Relationship between appetite factors, cortisol, food intakes and physical activity with different MC4R genotypes in study groups was determined using multivariate linear regression. The results of linear regression were presented as (β) coefficients and confidence intervals (95% CI). Also, the relationship between emotional eating, stress, anxiety and depression with different MC4R genotypes in study groups was performed using logistic regression. The results of logistic regression were presented as odds ratio (OR) and 95% CI. In regression analysis, in the crude model, the raw relationship (without adjust) of variables with genotypes was examined and in the first model, this relationship was adjusted for age, sex, and energy intake. In the second model, this relationship was adjusted for age, sex, energy intake, marital status, smoking status, occupation, education, and physical activity. To examine the interaction between the MC4R rs17782313 variants and behavioral and hormonal factors on obesity, logistic regression models were used for interaction terms in addition to the potential confounders. P-value ˂ 0.05 was considered statistically significant.

The present study examined research variables in three groups: overweight, obese, and the entire population (total overweight and obese) based on three genotypic groups: TT, CT, and CC. The goal of this grouping was to examine the separate relationships between overweight, obese, and the entire population and study variables.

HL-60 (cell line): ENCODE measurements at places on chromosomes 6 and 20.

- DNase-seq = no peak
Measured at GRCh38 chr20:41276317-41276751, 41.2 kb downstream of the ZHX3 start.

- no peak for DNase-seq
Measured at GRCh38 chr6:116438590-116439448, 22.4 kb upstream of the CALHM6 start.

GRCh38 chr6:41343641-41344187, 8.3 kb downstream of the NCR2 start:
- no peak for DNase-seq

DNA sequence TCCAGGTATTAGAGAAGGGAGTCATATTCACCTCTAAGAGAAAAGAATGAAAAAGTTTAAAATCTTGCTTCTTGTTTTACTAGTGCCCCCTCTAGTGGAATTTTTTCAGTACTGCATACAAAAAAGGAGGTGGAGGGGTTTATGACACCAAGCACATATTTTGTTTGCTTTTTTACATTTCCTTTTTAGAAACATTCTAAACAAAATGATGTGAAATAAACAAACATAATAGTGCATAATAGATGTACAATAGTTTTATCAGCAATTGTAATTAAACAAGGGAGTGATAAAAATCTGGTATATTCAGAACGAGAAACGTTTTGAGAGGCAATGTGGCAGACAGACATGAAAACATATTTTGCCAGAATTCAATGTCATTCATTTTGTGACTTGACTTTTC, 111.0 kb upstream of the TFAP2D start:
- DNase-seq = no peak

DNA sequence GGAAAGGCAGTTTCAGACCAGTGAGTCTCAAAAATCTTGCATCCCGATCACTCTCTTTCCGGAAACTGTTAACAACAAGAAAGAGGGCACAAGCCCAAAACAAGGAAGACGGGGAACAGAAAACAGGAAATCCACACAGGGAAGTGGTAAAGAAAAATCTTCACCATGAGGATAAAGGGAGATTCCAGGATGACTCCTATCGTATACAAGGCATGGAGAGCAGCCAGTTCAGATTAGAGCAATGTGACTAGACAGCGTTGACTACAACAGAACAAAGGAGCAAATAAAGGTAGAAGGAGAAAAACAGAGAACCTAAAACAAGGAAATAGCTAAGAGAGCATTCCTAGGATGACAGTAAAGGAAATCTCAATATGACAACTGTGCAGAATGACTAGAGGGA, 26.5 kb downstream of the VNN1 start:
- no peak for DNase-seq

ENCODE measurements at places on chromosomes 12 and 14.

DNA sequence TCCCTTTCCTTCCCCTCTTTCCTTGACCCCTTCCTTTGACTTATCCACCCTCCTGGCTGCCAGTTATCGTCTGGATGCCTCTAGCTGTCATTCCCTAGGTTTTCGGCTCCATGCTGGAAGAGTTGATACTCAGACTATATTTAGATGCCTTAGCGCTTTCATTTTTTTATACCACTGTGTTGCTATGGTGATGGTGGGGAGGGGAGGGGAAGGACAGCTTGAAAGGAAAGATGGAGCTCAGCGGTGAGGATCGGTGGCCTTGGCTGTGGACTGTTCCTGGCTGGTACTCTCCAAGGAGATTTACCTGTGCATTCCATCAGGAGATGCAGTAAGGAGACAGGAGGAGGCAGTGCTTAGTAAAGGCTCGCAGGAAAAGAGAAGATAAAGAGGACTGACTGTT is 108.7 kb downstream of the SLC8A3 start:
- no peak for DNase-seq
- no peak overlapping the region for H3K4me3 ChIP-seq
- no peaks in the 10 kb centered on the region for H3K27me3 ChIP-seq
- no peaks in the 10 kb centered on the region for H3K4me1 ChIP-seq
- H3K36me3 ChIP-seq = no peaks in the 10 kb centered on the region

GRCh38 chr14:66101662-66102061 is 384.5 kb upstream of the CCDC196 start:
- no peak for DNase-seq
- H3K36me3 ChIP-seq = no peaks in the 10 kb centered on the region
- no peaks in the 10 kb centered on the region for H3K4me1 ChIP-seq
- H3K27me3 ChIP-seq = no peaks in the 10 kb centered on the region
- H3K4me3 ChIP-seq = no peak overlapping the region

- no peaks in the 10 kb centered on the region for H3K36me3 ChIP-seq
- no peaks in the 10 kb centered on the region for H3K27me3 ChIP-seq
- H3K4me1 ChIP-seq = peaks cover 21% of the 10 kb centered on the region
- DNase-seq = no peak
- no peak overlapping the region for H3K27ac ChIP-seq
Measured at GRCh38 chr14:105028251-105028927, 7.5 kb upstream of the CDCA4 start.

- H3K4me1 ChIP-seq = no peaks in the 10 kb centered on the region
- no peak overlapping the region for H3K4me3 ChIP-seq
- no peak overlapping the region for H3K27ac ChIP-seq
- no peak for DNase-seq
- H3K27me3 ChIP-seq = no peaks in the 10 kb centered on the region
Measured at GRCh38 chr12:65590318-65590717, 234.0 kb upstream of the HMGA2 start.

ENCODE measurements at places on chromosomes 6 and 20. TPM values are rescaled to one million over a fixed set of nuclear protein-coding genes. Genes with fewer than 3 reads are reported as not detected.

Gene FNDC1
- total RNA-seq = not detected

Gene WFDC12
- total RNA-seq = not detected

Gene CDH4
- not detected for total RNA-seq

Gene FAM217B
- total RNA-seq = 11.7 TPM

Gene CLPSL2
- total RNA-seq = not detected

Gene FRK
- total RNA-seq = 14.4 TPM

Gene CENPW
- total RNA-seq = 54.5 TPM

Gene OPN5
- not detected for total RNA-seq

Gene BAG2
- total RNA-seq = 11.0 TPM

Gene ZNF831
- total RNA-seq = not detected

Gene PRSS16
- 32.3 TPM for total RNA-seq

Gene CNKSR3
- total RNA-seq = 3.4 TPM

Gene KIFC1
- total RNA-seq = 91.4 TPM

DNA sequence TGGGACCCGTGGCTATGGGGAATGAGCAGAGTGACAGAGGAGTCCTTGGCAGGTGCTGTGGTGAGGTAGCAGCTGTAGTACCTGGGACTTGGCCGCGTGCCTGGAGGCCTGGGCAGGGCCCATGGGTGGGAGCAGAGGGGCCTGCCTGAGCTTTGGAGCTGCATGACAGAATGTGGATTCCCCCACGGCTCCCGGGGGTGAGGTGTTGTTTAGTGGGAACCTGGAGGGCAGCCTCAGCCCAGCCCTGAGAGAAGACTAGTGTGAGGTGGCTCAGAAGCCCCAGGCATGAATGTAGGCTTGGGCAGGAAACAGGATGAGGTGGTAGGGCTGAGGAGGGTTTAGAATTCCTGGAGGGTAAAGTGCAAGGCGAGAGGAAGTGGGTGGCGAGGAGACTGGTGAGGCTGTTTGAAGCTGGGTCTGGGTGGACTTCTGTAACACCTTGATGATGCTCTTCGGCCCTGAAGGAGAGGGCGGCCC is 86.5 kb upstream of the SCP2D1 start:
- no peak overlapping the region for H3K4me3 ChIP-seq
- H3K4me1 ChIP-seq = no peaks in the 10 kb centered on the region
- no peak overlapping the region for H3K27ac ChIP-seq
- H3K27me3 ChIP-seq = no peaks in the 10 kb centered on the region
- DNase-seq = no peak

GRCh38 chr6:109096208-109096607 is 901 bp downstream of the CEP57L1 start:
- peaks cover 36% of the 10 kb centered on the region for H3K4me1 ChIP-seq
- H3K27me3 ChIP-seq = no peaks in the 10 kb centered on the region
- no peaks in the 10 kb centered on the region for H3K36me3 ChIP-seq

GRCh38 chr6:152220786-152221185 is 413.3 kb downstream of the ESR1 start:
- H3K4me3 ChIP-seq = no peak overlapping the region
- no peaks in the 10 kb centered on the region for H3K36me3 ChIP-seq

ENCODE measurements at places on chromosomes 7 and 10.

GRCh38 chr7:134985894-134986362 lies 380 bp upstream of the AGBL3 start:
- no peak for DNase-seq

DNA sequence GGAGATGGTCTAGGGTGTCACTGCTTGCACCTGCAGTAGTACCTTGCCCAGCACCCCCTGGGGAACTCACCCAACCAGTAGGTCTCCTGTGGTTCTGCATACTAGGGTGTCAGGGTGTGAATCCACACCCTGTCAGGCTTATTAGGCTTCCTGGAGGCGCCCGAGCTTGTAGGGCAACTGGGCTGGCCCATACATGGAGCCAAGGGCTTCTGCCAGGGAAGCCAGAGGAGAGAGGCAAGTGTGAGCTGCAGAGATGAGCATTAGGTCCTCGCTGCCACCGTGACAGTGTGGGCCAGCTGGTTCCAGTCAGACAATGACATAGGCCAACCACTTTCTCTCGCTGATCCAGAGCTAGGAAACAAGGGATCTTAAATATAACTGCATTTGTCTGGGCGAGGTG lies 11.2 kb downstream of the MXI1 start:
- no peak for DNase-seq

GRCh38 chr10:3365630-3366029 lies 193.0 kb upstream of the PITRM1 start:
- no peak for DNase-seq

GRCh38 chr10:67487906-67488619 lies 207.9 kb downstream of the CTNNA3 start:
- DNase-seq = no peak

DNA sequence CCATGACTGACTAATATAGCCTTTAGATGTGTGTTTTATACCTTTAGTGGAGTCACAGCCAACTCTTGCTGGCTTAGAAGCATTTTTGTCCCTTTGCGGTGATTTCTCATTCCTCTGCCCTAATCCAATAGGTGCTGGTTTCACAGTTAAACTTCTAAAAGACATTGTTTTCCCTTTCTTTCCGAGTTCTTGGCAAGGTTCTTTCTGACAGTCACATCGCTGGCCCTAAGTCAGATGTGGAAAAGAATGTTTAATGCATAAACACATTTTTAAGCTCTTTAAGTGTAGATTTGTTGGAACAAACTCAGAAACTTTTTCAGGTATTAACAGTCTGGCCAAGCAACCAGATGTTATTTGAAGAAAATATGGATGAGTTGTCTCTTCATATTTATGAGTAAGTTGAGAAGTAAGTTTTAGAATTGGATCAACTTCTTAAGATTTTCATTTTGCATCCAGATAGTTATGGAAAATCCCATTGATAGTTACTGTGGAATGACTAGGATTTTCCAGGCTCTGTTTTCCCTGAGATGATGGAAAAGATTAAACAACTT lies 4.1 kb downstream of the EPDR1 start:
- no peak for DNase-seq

Results

The frequency of minor allele of MC4R is 44%. The distribution of MC4R rs17782313 genotypes (TT, TC, and CC) is not in Hardy–Weinberg equilibrium (p ˂ 0.001). The means and standard deviation (SD) of age, weight, BMI, and WC of total, overweight and obese subjects were (36.5 ± 8.7, 35.9 ± 9.3, 37.3 ± 7.8 years), (85.8 ± 10.6, 80.2 ± 7.8, 92.3 ± 9.2 kg), (30.2 ± 3.1, 28 ± 1.1, 32.8 ± 2.6 kg/m2), and (99.01 ± 8.8, 94.5 ± 7.1, 104.2 ± 7.6 cm), respectively.

Baseline characteristics of overweight, obese and total papulation

The baseline characteristic of subjects according to MC4R rs17782313 genotypes is given in Table 1. Anthropometric variables and outcomes of study were compared in different MC4R rs17782313 genotypes. Analysis of variance was used to compare the means of these variables in MC4R rs17782313 genotypes. Significant differences were found in weight of all participants (p ˂0.001) and obese subjects (p = 0.008), waist circumference of individuals with obesity (p = 0.03) and all subjects (p = 0.001) and WHR of all participants (p = 0.02) between different genotypes of MC4R. However, no significant differences were found in other anthropometric variables between different genotypes of MC4R rs17782313. A statistically significant difference was found in physical activity of different genotypes of MC4R rs17782313 in individuals with obesity (p < 0.001) and all subjects (p < 0.001) (Table 1).

Table 1 Association of MC4R variant rs17782313 with baseline demographic characteristics

Behavioral and hormonal parameters according to MC4R genotypes

Table 2 shows a comparison between behavioral and hormonal variables in different genotypes of MC4R rs17782313. A statistically significant difference was found in mean score of emotional eating between different genotypes of MC4R rs17782313 in individuals with obesity and all study participants (p ˂0.001).